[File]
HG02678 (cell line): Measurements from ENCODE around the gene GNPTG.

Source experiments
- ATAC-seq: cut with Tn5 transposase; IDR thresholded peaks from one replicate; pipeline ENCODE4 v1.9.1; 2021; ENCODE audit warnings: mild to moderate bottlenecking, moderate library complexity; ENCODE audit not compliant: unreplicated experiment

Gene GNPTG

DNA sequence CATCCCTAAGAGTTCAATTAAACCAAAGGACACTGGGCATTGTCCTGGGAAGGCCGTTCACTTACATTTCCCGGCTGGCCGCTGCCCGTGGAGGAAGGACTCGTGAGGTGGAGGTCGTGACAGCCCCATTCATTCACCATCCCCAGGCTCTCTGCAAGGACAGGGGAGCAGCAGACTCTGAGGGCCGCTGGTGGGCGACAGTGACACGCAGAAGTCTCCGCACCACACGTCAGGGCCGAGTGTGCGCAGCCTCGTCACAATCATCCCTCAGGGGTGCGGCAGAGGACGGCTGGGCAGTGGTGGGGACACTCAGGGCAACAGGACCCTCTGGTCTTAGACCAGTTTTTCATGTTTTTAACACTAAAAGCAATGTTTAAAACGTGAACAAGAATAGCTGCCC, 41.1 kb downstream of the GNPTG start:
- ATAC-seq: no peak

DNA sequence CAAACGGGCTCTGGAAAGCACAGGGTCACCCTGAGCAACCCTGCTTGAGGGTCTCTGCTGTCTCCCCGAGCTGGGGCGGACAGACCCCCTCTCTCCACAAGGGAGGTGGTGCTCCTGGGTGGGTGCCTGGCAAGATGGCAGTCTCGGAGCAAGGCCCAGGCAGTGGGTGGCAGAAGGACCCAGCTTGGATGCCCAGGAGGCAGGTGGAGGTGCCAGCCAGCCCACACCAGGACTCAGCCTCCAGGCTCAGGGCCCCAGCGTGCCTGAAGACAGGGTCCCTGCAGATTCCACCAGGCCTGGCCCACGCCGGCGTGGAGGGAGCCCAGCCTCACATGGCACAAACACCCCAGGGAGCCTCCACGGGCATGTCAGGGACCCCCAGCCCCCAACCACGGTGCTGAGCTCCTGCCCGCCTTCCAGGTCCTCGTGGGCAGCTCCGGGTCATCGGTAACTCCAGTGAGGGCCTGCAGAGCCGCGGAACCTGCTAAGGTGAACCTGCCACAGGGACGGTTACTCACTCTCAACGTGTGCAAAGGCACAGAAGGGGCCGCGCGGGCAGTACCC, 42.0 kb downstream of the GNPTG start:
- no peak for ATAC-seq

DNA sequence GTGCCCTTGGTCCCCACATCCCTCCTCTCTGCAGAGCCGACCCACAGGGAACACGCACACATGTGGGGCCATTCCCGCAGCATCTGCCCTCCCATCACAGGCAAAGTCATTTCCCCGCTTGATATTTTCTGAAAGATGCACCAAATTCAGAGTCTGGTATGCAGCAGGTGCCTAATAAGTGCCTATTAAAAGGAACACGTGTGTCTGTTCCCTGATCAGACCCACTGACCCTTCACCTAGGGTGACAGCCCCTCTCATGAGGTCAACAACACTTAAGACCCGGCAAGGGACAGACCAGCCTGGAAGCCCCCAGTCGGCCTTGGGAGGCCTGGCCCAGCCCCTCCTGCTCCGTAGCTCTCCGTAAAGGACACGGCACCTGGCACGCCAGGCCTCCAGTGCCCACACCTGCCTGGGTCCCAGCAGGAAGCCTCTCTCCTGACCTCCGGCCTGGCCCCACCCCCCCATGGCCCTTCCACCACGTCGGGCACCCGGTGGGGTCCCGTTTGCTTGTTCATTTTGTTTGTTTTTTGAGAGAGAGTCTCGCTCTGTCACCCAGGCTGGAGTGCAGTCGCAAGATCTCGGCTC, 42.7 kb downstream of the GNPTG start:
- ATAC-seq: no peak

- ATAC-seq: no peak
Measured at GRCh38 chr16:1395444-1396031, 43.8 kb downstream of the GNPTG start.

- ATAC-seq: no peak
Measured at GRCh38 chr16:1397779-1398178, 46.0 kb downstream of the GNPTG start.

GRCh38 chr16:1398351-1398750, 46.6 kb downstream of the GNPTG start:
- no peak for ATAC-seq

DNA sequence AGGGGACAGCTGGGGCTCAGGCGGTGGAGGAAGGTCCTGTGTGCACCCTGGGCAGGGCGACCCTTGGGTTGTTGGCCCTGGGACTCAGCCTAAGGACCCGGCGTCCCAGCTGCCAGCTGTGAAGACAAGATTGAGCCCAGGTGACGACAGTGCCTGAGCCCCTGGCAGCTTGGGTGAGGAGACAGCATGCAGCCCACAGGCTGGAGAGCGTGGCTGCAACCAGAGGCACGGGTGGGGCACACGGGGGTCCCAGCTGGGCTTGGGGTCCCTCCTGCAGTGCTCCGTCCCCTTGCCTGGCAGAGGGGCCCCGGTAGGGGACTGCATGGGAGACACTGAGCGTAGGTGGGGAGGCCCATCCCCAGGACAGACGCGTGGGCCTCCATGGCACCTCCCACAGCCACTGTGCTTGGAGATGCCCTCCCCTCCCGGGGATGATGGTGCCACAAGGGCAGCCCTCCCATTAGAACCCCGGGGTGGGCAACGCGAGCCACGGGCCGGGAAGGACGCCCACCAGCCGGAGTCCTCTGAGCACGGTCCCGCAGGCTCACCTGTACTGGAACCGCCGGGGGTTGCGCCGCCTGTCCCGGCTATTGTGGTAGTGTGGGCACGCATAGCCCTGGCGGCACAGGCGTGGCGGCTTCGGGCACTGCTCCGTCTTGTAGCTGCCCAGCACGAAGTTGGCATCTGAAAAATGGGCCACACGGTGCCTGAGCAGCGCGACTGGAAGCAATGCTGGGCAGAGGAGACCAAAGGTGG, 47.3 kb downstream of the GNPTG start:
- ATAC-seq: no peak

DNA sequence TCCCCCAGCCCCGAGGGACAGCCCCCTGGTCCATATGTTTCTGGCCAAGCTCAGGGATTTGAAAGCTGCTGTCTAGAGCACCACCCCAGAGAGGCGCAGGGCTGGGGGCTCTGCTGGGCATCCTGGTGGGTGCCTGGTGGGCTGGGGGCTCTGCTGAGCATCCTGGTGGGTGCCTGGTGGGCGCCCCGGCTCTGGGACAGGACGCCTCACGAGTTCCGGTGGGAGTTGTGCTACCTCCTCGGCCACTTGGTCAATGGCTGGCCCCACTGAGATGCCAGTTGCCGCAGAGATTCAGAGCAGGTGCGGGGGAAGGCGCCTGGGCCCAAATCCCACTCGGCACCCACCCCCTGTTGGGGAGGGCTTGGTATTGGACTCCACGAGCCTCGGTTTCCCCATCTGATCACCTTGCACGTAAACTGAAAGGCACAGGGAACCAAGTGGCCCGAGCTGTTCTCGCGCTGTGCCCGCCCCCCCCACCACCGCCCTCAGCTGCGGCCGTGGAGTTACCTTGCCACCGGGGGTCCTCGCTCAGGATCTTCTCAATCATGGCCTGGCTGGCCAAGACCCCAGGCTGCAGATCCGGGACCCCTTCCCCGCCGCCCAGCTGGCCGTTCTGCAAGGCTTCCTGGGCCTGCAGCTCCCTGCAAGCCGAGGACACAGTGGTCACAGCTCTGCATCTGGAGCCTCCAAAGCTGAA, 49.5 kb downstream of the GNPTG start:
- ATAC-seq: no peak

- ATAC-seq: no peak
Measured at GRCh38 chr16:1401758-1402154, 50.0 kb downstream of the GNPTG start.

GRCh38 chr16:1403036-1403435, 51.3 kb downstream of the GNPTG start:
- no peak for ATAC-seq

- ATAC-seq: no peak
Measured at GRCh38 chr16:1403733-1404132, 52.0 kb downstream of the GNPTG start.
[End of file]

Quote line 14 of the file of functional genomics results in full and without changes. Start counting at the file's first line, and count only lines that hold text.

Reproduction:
Measured at GRCh38 chr16:1397779-1398178, 46.0 kb downstream of the GNPTG start.